“During my last tour soldiers went without serviceable uniforms for months, incorrect pay for the entire tour, and were abandoned during [demobilization] by the organic leadership of my unit,” he said. “This is inexcusable. I was taught that I would stay with my soldiers until the job was done, not split when the going got tough or problems developed.”
Sgt. 1st Class Erik Wilkins, a senior maintenance instructor at Fort Hood, Texas, explained why many of the soldiers who come through his classes plan to leave the Army.

“The Army lacks leadership, it lacks leaders who have compassion to understand that they have to do their job as leaders,” he said. “I understand we all want to go home at night, but if a soldier needs you, you drop everything because most of them don’t have anyone else.”

Wilkins said the problem stems from promoting soldiers to E-5 before sending them to school.
“Even if you’re going through all these deployments, you still have to take the initiative to know what your duty is as an NCO,” he said. “You still have soldiers looking up to you.”

A 30-year career in the Army is not a right but a privilege, said Lt. Gen. Jack Stultz, chief of the Army Reserve, who has also put his focus on quality leadership.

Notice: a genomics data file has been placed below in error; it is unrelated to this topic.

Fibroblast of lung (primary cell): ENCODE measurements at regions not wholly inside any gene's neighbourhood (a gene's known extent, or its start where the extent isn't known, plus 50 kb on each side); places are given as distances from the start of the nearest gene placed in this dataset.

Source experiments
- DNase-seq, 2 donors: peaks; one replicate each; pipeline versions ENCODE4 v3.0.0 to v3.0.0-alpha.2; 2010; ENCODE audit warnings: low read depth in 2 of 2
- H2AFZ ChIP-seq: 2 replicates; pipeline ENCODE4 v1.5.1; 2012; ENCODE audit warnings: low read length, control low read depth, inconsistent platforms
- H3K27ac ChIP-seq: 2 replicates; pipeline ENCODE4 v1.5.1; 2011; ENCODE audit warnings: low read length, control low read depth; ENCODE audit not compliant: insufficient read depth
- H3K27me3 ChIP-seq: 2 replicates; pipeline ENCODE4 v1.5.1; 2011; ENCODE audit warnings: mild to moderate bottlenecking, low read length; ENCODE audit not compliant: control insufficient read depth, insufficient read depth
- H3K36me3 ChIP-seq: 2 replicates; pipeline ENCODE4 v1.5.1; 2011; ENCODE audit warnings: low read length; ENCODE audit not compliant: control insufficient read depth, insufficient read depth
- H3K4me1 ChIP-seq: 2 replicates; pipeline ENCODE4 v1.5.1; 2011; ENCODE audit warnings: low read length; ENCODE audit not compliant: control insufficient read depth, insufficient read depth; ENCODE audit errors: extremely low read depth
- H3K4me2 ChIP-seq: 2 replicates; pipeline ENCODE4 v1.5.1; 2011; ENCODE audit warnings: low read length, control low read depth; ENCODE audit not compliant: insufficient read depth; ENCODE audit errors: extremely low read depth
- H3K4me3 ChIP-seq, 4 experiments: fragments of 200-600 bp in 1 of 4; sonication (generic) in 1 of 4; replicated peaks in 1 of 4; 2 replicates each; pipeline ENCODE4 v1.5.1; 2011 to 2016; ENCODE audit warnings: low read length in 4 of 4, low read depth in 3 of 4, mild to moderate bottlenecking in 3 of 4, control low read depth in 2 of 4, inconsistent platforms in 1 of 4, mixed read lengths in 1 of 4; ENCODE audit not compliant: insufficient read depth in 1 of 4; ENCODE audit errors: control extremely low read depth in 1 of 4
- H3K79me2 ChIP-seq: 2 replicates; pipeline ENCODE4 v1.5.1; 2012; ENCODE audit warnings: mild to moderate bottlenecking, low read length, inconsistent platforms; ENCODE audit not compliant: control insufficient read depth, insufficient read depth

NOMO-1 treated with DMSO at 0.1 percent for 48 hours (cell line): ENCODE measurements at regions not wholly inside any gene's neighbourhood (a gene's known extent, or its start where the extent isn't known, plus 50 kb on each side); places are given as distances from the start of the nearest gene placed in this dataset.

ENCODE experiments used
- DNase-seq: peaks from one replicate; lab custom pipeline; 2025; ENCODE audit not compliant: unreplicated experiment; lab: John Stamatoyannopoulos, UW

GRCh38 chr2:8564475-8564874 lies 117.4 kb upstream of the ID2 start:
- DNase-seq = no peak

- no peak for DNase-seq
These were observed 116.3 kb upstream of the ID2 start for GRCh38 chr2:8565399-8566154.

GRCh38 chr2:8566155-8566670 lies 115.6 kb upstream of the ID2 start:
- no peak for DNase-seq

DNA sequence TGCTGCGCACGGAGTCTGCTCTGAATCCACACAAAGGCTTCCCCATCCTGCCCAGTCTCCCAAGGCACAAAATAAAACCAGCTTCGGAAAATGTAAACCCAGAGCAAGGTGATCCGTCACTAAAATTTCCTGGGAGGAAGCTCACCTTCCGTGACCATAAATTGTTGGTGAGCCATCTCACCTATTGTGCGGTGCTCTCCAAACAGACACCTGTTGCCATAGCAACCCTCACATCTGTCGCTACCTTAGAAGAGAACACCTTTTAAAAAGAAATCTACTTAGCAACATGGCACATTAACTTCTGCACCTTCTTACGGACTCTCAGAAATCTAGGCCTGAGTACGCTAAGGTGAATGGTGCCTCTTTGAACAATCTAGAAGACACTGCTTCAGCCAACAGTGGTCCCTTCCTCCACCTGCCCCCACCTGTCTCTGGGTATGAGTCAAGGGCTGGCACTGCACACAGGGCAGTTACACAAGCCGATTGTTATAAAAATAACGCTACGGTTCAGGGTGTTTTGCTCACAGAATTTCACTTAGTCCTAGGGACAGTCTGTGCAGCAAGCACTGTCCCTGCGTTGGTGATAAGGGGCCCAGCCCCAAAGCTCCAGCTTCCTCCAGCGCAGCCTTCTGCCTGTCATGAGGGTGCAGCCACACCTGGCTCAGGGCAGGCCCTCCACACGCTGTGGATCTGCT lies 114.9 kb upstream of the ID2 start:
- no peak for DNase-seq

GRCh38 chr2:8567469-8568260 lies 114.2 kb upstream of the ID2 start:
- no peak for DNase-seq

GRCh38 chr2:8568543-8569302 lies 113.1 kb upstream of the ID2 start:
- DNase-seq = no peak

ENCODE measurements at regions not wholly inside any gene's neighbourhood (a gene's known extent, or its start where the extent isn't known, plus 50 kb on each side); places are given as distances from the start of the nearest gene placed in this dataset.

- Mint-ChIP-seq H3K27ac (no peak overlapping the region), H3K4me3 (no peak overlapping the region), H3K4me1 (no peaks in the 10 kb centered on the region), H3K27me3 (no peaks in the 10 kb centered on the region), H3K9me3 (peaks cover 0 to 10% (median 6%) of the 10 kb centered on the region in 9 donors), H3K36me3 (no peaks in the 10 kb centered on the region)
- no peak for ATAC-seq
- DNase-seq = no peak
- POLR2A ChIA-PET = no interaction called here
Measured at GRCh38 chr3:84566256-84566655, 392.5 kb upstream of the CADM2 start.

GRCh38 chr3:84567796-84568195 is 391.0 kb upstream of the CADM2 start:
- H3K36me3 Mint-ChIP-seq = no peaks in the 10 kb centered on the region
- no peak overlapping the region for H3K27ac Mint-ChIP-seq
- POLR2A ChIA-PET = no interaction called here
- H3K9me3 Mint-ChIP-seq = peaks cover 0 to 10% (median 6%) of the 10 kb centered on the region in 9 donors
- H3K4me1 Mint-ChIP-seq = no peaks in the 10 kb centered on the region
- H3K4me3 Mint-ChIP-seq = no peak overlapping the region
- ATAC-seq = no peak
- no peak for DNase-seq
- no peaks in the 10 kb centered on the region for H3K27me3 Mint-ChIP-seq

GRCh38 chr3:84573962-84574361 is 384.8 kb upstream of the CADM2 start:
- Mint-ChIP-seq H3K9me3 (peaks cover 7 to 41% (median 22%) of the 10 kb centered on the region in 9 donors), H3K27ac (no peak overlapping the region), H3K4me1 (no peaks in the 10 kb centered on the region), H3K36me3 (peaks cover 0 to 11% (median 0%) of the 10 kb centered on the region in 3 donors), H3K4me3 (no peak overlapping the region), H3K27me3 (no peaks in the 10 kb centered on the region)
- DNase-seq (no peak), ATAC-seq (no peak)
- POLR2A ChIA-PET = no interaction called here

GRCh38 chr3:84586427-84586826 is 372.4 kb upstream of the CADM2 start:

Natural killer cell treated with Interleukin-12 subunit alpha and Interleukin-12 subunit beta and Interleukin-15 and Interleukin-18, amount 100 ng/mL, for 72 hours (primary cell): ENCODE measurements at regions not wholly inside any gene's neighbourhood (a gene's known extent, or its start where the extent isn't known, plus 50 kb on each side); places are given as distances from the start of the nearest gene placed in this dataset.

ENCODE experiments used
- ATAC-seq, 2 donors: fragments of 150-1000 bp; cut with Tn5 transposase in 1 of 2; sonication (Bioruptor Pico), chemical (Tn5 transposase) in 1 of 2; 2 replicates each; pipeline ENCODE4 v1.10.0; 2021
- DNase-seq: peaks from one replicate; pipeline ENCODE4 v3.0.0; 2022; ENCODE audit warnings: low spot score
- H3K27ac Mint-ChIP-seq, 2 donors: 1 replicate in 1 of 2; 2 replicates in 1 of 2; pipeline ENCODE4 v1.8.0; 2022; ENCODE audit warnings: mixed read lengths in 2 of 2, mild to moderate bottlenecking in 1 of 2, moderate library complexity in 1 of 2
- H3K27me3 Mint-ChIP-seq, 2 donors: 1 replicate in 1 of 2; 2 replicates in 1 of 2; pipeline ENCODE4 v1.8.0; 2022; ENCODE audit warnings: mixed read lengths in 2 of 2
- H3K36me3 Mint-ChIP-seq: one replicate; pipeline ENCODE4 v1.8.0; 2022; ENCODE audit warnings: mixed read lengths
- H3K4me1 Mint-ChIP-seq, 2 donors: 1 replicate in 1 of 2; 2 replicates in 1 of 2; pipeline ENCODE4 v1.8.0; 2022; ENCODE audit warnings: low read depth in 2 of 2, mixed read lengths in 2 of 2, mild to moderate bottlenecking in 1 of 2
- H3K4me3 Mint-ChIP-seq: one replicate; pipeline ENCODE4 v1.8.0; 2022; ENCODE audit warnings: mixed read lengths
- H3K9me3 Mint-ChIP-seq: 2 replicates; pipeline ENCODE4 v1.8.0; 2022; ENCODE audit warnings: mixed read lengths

“Part of shaping the force is shaping the leadership, and what that means is if you have poor leaders, they need to be gone,” he said. “I tell [soldiers] it takes time, but I’m doing everything I can to identify where we have poor leadership and get them out of the force.”

Sometimes good leaders are just worn out, Stultz said, but there are those who don’t want to put in the effort.
If you are “a mediocre leader… you need to leave,” he said. “When you’ve got a person who’s not meeting the standards, who’s not performing, you as a commander owe it to your soldiers to bring this person in and counsel them, and if they don’t improve, you need to write that person up. I can’t afford to have a poor commander leading soldiers in combat.”

The Army has had several high-profile firings. Two brigade commanders and a battalion commander were relieved of command; another was criticized for neglect that created a climate of misconduct within his brigade. In addition, nine officers were reprimanded for their failure to detect and report problems with the accused Fort Hood shooter, Maj. Nidal Hasan.

For the past 10 years, the Army has been focused on meeting the demands in Iraq and Afghanistan, said Charles Allen, a retired colonel who is now a professor of cultural science at the Army War College.

“The biggest concern I have is we’re putting people in positions of responsibility, in some cases, where, if they had the education and the school environment, they could be better at the skills that are required to be successful in the jobs they’re assigned to,” he said.